TAMPA — In 1967, the manager of the only cab company in town told the Tampa Taxicab Commission his drivers made about $112 per week. Adjusted for inflation, that's $742 in today's dollars.
Drivers were employees then, with health insurance, vacations and bonuses, city records show. But in 1975, the Yellow Cab Co. jumped on a national trend and made its drivers independent contractors. The agreement cost cabbies their benefits but let them keep whatever they made.
At the time, Yellow Cab manager Nick Cambas told the Tampa Times: "This should be the answer to those squawking about the little man not having a chance to make it in business."
Thirty-six years later, the little man still awaits his chance.
Drivers today say the system leaves them poor and at risk. Their predicament is compounded by a lack of choices: Two companies control 87 percent of the county's permits.
City records show their road to domination was filled with crooked rules, legal battles and one blatant conflict of interest. All worked to block competition.
When the commission first convened in 1947, records show Yellow Cab's predecessor was one of six cab companies. But by late 1965, Joseph Giglio, the grandfather of the brothers who now own Yellow Cab, had bought out the competition.
Eleven days later, Giglio applied for 100 permits. In the previous 17 years, the commission had awarded 22. But Giglio had an advantage: he and one of his cabdrivers were two of the five deciding ballots.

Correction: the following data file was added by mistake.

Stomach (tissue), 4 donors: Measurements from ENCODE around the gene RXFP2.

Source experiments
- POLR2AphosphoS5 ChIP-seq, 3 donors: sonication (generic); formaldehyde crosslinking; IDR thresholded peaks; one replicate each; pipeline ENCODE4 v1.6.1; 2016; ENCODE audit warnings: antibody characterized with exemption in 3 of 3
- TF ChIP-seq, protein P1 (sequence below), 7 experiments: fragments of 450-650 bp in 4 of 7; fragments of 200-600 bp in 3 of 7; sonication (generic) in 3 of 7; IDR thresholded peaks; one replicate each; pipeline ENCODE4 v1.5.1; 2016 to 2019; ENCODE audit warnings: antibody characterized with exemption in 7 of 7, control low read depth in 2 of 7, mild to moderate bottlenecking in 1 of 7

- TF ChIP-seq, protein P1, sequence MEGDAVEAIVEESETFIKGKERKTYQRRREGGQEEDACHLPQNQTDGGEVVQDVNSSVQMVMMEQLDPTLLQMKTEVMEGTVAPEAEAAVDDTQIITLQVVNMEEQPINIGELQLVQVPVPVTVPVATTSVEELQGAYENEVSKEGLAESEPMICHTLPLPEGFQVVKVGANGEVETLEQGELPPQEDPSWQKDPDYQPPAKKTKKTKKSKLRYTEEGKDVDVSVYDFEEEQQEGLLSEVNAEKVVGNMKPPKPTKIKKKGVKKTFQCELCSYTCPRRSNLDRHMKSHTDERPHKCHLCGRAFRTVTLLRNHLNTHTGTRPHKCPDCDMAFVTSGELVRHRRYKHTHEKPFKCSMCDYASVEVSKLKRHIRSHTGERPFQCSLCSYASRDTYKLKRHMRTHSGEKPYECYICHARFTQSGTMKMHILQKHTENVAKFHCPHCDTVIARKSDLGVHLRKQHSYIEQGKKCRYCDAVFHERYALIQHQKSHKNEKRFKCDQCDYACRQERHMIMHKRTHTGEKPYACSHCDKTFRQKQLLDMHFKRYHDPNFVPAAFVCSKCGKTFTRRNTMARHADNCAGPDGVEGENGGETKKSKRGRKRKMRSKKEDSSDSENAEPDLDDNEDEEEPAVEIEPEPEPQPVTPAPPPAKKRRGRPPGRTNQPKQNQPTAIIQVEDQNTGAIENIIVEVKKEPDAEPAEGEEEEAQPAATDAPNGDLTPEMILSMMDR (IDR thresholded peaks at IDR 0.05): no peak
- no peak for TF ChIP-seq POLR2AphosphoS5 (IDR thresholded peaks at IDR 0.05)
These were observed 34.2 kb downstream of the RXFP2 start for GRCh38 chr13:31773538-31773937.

By one vote, Giglio got his 100.
A year later, local auto shop owner John Castellano applied for 60 permits. The commission turned him down, telling him all the permits were taken.
For months, Castellano fought the decision. Then, in May 1967, news reports said a state attorney was investigating Giglio's taxi monopoly. Days later, Giglio turned over 50 permits to Castellano, who formed United Cab.
Yellow and United have been archrivals ever since.
With competition, Yellow began hemorrhaging permits, unable to keep them filled at a profit. United soon earned an extra 50, but Yellow swiftly sued.
The judge sided with Yellow on a technicality: that any new permits must first be offered to existing permit holders. It was the rule that for years helped Yellow and United keep their grip on the market, records show.
The law was thrown out when the county took over taxi regulation in 1976. But the companies' duopoly was already secure, and stands unbroken.
The companies also might have been aided in a way that doesn't appear in the official record, said Scott Deitche, author of Cigar City Mafia. Nick Furci was the general manager of Yellow Cab from 1950 to at least 1972, according to federal records. He then managed United Cab.
He also was twice identified in congressional hearings as a member of the Tampa Mafia.
Times researcher John Martin contributed to this report. Jack Nicas can be reached at firstname.lastname@example.org (813) 226-3401.